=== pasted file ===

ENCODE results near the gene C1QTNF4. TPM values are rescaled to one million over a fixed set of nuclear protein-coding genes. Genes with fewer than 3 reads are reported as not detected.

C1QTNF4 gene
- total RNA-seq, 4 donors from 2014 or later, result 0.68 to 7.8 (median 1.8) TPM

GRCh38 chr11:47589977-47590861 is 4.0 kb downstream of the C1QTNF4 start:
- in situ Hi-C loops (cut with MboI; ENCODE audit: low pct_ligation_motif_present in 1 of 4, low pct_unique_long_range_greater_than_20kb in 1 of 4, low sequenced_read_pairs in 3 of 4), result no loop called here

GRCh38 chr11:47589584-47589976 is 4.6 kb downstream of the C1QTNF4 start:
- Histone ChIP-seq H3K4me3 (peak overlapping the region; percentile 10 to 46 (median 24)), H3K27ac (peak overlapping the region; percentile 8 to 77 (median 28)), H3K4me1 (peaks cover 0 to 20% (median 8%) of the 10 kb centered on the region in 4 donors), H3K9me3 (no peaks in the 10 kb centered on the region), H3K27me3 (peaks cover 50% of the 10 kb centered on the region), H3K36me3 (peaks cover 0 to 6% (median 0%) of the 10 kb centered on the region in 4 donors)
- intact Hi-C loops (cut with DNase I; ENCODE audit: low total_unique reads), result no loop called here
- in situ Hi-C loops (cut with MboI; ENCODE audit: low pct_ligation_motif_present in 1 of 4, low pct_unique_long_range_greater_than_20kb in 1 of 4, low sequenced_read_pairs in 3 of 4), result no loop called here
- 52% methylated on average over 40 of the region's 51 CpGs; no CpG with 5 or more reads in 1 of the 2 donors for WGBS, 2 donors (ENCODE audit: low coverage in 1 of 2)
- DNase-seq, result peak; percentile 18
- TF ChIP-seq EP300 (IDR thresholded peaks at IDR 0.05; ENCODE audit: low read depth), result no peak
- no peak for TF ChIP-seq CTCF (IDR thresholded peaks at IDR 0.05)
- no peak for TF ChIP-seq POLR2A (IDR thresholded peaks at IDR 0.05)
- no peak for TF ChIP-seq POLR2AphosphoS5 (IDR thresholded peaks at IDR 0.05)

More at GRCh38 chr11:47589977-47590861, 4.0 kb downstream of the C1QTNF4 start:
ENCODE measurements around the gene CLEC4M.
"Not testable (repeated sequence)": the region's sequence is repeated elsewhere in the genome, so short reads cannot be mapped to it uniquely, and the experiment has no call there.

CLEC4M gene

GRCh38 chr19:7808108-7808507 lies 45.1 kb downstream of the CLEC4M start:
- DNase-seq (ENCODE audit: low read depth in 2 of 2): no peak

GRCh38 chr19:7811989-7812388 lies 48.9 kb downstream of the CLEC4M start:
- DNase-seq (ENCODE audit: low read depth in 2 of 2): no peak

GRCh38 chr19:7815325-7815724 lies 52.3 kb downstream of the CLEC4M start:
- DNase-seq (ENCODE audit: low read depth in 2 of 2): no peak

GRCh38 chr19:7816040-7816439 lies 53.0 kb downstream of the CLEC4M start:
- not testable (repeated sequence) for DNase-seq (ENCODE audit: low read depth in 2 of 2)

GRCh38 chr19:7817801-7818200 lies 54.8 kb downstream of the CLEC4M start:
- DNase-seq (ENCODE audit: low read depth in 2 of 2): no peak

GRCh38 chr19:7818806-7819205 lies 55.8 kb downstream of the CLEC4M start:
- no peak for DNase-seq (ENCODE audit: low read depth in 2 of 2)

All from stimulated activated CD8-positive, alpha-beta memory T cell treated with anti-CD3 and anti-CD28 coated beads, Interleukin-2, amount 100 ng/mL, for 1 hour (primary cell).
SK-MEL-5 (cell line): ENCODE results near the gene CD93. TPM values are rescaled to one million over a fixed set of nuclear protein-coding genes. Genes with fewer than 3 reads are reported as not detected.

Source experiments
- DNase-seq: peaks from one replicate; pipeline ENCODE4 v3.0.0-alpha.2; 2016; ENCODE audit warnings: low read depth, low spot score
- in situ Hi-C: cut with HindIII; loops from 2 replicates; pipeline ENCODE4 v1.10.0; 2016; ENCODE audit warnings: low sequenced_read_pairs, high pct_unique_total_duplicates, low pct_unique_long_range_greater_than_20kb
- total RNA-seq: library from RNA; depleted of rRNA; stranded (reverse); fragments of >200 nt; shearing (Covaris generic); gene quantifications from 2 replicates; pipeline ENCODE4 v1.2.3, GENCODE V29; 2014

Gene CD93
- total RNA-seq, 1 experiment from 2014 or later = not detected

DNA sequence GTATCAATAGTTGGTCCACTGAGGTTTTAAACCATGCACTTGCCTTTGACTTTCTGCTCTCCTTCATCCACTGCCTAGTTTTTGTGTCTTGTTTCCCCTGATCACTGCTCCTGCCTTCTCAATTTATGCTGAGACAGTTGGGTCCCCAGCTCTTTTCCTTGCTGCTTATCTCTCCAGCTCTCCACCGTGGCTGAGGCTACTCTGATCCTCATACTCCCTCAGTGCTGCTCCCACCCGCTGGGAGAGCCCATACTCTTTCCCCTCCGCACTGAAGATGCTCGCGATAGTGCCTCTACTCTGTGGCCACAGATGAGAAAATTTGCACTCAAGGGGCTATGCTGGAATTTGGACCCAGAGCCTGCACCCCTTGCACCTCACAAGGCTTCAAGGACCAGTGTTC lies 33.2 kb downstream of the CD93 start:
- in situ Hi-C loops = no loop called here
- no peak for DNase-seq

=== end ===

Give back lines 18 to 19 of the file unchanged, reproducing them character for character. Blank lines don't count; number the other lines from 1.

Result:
"Not testable (repeated sequence)": the region's sequence is repeated elsewhere in the genome, so short reads cannot be mapped to it uniquely, and the experiment has no call there.

CLEC4M gene